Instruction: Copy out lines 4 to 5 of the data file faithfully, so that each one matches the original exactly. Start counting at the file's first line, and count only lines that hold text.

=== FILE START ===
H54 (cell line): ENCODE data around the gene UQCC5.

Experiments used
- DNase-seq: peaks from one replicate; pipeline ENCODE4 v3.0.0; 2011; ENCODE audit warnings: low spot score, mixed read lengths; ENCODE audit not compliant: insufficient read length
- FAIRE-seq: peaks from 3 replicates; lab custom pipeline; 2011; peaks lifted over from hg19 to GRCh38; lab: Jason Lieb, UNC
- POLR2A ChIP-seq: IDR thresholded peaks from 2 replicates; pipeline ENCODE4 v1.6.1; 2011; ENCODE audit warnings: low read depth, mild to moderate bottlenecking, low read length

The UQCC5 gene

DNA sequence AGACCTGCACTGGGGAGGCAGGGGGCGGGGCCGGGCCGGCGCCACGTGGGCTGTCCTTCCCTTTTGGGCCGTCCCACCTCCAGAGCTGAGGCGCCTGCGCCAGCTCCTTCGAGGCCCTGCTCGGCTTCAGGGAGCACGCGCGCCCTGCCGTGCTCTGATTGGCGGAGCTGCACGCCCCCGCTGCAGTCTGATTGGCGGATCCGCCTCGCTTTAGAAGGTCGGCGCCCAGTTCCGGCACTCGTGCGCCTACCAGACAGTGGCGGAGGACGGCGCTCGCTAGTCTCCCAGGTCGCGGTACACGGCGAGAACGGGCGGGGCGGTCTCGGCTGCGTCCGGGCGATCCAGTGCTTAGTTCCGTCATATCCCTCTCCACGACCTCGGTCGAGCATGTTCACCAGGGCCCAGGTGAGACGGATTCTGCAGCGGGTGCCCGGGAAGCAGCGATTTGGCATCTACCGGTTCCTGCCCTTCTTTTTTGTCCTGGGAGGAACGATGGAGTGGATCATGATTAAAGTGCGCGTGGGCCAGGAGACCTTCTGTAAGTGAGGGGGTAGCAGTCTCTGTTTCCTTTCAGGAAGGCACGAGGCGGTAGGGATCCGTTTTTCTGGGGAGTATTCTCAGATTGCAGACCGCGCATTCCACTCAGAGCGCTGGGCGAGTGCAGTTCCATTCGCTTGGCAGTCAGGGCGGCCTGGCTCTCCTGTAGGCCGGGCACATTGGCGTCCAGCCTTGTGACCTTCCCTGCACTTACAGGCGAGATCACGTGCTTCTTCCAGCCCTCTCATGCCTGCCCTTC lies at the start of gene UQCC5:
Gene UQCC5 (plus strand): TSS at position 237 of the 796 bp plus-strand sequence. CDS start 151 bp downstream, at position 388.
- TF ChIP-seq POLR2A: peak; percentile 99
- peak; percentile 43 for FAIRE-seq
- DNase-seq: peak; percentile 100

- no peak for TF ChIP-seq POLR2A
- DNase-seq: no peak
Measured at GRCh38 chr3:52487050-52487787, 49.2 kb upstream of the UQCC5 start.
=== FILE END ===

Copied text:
- FAIRE-seq: peaks from 3 replicates; lab custom pipeline; 2011; peaks lifted over from hg19 to GRCh38; lab: Jason Lieb, UNC
- POLR2A ChIP-seq: IDR thresholded peaks from 2 replicates; pipeline ENCODE4 v1.6.1; 2011; ENCODE audit warnings: low read depth, mild to moderate bottlenecking, low read length